b) Controllable. I understand what you are describing, but it’s not clear what is at the end of the spectrums. The examples you used sound very close to me. Maybe I could understand with different examples.

    c) Focused. I think this one is conceptually solid, but I don’t think “is it focused” is enough to describe it. Is what you mean a spectrum of “is this experience focused on one core activity versus multiple activities?” That makes more sense to me. (this is a specially good one because this characteristic correlates to complexity and other issue that are reflected on principles and therefore design constraints)

    d) Impartial. I’d call it Partial (partiality is what the range considers). Removes the value judgment. In addition, I don’t know about “unbiased”. I think “agnostic” is what you mean; the word bias can introduce a lot of other considerations that would quickly get in the way of what you are trying to convey, IMO.

    e) Informational. I don’t understand what you are conveying here. Help? Maybe I’m struggling because of the terms. Shallow x Deep level of detail would be a spectrum I could understand. Is this what you mean? (because brief or lengthy is just how information is presented, not why it is presented)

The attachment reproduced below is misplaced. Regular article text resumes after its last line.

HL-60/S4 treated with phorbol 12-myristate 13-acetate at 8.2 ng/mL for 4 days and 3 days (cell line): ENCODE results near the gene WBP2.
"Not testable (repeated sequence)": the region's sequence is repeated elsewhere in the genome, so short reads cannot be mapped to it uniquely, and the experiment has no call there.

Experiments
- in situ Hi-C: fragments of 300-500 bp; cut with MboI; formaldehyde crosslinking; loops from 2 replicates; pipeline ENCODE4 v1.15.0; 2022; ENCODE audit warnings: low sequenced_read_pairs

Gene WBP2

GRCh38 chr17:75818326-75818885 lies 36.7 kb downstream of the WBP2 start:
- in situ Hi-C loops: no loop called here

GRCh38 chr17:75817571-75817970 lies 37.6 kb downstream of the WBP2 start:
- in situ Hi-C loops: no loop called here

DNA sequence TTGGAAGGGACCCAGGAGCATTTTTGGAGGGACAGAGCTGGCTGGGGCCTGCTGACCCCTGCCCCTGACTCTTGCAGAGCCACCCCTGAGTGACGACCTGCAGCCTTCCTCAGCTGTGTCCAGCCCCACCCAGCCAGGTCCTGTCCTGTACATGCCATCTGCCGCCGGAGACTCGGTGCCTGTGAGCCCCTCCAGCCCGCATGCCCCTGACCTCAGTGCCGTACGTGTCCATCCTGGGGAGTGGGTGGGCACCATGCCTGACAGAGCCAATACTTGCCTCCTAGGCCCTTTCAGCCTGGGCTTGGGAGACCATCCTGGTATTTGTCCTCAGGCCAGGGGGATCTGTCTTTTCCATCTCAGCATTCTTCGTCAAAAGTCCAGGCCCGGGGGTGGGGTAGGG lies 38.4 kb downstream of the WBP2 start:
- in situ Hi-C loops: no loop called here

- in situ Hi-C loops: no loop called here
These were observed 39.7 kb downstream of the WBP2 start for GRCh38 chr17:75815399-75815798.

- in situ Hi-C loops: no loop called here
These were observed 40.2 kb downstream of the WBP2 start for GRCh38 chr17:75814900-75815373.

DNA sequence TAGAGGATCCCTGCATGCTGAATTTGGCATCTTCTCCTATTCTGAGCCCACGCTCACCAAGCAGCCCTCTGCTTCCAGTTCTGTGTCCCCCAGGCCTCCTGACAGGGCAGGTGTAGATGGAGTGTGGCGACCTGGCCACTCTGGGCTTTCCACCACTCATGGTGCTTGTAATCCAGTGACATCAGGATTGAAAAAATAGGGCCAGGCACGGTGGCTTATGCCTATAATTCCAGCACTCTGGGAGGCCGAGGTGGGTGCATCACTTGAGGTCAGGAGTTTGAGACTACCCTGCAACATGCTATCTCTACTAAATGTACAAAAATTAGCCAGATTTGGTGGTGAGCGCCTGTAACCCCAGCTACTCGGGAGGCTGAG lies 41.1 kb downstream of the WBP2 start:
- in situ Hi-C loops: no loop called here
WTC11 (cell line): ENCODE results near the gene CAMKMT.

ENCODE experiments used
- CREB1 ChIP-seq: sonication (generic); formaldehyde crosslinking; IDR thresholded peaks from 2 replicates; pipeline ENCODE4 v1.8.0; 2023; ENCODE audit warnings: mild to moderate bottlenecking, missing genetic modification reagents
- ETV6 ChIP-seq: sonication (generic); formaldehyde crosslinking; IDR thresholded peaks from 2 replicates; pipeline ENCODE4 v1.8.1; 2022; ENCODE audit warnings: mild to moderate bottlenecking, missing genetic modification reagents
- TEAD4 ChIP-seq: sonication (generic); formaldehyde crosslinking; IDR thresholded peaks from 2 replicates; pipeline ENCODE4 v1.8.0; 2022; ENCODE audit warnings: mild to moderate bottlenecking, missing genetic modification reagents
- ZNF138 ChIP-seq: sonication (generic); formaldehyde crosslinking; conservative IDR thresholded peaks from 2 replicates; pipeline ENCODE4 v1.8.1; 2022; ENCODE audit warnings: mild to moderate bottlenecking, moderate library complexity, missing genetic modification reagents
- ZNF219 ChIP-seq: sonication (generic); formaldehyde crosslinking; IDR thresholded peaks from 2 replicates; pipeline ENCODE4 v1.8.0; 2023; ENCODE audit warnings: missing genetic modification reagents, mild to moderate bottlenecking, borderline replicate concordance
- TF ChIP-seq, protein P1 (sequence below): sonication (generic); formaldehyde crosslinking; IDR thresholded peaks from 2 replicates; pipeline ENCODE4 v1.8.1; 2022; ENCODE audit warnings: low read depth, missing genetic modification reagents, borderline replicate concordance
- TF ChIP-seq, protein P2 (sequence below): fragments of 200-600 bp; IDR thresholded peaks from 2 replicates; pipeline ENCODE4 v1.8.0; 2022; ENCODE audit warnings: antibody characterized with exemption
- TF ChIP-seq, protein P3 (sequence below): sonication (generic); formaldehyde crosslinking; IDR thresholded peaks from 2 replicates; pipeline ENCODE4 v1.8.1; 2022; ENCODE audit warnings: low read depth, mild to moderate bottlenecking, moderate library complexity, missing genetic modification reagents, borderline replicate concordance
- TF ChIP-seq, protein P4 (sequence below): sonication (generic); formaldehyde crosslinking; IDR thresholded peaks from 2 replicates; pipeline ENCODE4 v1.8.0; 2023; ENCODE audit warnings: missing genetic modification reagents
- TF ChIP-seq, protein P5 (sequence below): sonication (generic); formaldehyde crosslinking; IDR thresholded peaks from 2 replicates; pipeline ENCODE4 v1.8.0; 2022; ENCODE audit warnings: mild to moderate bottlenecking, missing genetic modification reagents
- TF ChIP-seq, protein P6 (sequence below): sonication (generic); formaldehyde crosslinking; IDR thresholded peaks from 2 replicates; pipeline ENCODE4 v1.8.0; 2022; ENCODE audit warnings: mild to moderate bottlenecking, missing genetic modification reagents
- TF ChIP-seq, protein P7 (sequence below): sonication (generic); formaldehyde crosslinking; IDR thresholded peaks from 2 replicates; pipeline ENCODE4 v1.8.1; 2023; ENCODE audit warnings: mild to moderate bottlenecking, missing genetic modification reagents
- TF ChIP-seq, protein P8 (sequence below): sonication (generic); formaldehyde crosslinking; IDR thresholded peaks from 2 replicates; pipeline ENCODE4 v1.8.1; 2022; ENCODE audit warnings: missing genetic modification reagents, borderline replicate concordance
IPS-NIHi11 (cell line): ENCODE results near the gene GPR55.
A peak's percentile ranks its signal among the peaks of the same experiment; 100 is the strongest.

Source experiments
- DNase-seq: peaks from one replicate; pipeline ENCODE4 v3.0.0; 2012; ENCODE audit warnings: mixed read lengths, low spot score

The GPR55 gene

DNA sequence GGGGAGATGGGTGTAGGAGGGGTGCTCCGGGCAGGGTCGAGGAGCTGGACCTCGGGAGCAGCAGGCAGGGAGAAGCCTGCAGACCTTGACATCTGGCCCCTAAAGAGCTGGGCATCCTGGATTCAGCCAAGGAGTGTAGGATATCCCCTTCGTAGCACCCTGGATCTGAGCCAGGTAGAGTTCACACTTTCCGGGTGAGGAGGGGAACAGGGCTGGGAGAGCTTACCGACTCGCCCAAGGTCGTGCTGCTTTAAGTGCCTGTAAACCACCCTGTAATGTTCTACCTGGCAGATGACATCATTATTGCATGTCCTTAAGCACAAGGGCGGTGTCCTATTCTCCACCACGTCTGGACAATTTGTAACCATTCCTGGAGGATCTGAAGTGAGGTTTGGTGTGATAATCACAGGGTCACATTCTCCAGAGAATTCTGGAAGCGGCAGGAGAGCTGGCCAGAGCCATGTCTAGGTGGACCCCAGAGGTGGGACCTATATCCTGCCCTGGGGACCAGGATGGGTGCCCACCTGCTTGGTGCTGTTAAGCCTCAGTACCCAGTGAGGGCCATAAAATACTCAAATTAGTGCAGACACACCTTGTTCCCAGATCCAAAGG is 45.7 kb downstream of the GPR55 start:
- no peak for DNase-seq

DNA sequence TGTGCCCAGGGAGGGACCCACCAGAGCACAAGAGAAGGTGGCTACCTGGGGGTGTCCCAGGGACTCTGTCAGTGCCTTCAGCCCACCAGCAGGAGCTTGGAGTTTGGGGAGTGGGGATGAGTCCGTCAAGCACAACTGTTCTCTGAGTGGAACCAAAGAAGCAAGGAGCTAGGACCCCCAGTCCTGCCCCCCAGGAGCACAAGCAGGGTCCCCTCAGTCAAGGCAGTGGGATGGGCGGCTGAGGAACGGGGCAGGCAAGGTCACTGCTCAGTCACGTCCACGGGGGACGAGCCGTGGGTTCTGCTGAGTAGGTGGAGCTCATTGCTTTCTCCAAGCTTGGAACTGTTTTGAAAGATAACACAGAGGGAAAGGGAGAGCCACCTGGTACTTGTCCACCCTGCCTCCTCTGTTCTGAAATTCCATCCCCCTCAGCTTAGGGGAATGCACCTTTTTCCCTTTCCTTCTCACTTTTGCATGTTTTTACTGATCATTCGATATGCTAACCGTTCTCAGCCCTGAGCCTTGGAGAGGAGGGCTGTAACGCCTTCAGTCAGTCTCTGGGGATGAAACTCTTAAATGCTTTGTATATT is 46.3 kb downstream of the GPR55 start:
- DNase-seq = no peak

f) Learnable. This one tackles tool knowledge. Which characteristic addresses domain knowledge? I think that’s a missing one. (food for thought: and

    g) Is there a particular reason why they are in the order that they are? I’d put Personal & Social close to each other so their distinction is obvious.

    h) Predictable. Perfect. However, possibly confused with issues of (f) above.

    i) Responsiveness. Sounds strange. Probably because my first thought goes into interface responsiveness and beyond that, performance. I know what you mean, fulfillment. Just perhaps a wording challenge.

    6. Principles – I’m not quite sure how you arrived at these so I’m curious about your thought process. I’m also not sure what your intention is in expressing principles. I am intrigued because in the past, I have only seen principles applied successfully, in specific contexts, and have seen many attempts at general/universal principles, but could never really get the thinking behind them.

    Having said that, first two makes sense to me intuitively (thought answering the above would really help comprehension of the whole thing). I can’t say I understand Aesthetic.

    7. Do not understand what Drivers / Outcomes distinction does. And do not understand the + = equation and therefore don’t know what useful, usable and desirable are doing there. Curious though!

    I am sure this is more than you were expecting.
    But no one expects the Spanish Inquisition!

    • 2 Richard February 19, 2012 at 11:17 pm